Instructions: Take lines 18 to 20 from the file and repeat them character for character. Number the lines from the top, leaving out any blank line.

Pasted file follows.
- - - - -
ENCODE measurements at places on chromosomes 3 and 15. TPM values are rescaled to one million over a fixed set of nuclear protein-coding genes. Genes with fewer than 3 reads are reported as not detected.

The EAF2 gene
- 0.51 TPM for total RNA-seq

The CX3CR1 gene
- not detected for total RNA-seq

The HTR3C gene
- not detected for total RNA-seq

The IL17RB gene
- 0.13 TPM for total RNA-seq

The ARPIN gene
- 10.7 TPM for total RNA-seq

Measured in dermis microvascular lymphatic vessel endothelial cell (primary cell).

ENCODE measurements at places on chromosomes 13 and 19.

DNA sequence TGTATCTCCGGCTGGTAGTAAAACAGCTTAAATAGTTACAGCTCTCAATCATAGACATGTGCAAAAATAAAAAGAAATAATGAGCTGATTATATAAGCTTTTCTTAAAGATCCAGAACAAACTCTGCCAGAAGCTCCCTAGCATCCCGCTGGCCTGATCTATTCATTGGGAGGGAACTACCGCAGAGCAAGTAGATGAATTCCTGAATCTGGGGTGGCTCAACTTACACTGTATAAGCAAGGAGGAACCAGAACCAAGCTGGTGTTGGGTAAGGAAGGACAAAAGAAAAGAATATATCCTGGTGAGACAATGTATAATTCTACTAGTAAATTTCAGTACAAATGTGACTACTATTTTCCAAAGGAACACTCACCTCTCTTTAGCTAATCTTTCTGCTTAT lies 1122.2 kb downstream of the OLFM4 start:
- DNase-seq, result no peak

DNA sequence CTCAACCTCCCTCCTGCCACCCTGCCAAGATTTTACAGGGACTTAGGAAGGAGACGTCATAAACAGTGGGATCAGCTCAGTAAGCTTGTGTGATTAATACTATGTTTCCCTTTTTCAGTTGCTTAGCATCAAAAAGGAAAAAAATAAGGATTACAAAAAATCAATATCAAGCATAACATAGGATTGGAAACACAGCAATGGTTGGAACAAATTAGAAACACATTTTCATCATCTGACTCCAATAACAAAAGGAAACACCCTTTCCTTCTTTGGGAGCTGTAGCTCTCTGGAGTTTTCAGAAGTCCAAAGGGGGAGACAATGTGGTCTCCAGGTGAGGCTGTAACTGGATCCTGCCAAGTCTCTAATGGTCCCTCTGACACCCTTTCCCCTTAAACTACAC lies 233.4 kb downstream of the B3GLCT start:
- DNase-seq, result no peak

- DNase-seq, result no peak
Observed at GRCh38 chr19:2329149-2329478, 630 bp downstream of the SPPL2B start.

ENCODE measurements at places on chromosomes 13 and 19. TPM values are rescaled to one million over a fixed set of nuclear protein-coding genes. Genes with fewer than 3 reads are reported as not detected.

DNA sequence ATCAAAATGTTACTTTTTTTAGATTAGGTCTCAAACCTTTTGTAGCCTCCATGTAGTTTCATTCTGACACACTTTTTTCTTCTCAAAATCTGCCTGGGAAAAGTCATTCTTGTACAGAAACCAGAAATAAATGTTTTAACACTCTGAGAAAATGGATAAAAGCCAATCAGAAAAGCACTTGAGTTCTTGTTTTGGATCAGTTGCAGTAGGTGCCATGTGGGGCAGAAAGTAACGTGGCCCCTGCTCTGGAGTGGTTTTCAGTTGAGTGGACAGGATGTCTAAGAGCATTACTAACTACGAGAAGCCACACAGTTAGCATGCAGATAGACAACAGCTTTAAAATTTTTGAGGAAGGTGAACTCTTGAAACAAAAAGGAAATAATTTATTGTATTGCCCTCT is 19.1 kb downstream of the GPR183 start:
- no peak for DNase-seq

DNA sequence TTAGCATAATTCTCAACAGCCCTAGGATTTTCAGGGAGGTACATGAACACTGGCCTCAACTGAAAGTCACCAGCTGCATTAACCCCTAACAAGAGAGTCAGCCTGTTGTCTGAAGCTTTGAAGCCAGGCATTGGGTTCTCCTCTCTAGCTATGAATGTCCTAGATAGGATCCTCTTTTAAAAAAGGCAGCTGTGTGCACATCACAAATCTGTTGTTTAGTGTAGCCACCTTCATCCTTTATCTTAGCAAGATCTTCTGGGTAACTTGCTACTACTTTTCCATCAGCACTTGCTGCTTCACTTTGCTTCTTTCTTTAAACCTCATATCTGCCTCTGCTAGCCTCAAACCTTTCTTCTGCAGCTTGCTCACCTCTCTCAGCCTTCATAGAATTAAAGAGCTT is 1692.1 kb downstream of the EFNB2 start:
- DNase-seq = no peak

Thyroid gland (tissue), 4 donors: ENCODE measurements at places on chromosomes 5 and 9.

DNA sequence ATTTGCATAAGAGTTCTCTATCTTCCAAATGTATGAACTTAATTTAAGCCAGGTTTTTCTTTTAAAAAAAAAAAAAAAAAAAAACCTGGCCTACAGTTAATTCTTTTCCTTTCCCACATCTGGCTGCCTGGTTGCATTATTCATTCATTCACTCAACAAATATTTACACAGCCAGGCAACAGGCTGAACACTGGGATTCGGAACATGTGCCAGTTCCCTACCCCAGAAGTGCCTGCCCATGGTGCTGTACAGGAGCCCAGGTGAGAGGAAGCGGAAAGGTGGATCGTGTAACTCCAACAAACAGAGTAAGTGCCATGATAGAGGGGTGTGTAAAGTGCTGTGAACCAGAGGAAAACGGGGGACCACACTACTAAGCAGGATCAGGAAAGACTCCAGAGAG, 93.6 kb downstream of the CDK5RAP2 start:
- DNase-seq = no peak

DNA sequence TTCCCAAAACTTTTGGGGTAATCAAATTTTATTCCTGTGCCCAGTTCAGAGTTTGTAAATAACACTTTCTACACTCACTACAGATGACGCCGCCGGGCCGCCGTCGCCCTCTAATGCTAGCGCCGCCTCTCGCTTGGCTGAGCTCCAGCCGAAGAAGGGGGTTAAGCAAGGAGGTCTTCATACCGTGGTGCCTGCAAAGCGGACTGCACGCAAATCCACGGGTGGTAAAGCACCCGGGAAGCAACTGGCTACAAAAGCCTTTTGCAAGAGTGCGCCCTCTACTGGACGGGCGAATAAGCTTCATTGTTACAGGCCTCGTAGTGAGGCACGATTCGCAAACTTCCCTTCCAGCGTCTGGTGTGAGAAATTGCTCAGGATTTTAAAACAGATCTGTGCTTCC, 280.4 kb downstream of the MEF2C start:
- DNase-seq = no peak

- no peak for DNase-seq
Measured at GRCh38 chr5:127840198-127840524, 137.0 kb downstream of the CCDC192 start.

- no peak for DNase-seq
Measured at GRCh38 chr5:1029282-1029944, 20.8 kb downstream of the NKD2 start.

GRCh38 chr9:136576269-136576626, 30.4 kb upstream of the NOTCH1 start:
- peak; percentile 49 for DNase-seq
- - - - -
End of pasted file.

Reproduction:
- DNase-seq, result no peak
Observed at GRCh38 chr19:2329149-2329478, 630 bp downstream of the SPPL2B start.

ENCODE measurements at places on chromosomes 13 and 19. TPM values are rescaled to one million over a fixed set of nuclear protein-coding genes. Genes with fewer than 3 reads are reported as not detected.